My approach to research is based on the foundation that it is an imperative to bring disciplines together and challenge status qua to not only make scientific evolution, but revolutionise our state of scientific understanding. To make scientific progress, we as a community therefore need to think across disciplinary borders and not simply ask what we can measure and model, but what we need to measure and model. For example, the use of coupled Earth-Systems models combined with water isotope observations now allow for the potential of improving our understanding of the link between meteorological processes, weather systems, and climate variations. Thanks to the different molecular structure of the water stable isotopologues, the water isotopic composition allows us to follow the water isotope fingerprint through exchange and mixing processes in the atmosphere both in the model and in-situ. We can therefore test if processes are accurately represented in models or if “the model is right for the wrong reason”.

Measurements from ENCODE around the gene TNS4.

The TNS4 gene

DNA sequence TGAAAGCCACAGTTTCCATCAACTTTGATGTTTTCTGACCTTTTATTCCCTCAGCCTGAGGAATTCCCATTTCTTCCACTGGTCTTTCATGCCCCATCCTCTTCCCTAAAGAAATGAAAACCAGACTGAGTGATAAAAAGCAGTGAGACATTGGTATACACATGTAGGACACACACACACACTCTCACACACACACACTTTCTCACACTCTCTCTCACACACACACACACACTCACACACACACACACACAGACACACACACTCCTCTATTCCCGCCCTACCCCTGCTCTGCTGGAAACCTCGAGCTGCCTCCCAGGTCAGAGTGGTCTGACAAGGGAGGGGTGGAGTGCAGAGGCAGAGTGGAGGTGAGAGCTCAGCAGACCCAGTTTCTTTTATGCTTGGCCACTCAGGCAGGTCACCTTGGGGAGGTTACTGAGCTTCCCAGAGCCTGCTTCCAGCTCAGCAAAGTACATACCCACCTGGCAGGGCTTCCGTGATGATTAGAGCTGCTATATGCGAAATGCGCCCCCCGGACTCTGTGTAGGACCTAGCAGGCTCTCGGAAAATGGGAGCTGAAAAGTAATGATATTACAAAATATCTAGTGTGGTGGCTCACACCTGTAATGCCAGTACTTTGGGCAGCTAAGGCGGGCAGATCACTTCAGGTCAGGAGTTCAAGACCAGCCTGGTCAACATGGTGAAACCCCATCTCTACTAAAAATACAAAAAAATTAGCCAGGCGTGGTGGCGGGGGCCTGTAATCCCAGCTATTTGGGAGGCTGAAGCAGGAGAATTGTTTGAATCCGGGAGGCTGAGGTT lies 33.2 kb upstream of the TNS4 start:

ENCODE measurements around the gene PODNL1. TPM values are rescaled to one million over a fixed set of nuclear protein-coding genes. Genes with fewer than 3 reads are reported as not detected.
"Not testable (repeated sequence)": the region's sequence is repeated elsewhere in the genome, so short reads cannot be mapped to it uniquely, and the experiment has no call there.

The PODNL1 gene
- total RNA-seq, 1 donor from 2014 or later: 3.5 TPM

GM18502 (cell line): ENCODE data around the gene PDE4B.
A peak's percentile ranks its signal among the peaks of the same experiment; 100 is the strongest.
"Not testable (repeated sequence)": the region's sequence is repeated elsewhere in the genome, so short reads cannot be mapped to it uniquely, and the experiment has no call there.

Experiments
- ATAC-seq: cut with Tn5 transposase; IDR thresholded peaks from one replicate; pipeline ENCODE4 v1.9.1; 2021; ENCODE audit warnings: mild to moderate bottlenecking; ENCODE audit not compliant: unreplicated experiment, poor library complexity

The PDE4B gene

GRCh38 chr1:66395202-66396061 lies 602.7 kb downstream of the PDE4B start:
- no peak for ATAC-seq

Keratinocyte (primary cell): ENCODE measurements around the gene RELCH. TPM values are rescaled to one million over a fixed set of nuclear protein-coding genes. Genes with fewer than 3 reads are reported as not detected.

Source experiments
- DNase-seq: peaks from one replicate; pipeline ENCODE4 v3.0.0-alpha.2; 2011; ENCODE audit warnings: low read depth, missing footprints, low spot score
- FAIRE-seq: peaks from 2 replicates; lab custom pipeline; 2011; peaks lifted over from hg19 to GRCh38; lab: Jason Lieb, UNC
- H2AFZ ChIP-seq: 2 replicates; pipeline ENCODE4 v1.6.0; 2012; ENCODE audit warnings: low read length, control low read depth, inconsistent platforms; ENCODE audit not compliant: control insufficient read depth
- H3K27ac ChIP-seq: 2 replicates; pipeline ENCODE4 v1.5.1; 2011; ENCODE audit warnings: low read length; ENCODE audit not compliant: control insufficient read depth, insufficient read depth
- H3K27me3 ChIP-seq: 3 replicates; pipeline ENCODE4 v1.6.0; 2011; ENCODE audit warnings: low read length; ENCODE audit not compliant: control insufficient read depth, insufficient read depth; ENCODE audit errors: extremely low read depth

My current research is focused on the goal of developing leading expertise on understanding physical processes of the hydrological cycle in the Earth system and its representation in numerical models and to place the current climate changes into a paleo-climate perspective. This research is supported by my European Research Council Starting Grant (SNOWISO) focused on snow-atmosphere interactions using water stable isotope measurements. Additionally, my just funded Norwegian Research Council project (iTRANSFER) supports that avenue by focusing on accurately quantifying water isotope transfer rates during phase changes. These two basic research projects are major building blocks for the robust use of water stable isotopes as independent tracers in models ranging from conceptual to fully coupled climate models.